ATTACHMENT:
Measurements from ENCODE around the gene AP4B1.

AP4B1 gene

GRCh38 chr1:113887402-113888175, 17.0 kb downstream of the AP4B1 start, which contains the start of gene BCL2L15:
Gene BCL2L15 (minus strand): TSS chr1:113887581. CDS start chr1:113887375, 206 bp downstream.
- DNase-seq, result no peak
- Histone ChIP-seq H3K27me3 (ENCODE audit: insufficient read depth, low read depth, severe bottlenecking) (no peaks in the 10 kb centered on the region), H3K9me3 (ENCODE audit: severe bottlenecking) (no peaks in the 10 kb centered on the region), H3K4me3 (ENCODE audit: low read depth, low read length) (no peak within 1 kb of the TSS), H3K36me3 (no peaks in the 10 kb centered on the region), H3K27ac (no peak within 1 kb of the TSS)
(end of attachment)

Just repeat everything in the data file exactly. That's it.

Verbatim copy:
Measurements from ENCODE around the gene AP4B1.

AP4B1 gene

GRCh38 chr1:113887402-113888175, 17.0 kb downstream of the AP4B1 start, which contains the start of gene BCL2L15:
Gene BCL2L15 (minus strand): TSS chr1:113887581. CDS start chr1:113887375, 206 bp downstream.
- DNase-seq, result no peak
- Histone ChIP-seq H3K27me3 (ENCODE audit: insufficient read depth, low read depth, severe bottlenecking) (no peaks in the 10 kb centered on the region), H3K9me3 (ENCODE audit: severe bottlenecking) (no peaks in the 10 kb centered on the region), H3K4me3 (ENCODE audit: low read depth, low read length) (no peak within 1 kb of the TSS), H3K36me3 (no peaks in the 10 kb centered on the region), H3K27ac (no peak within 1 kb of the TSS)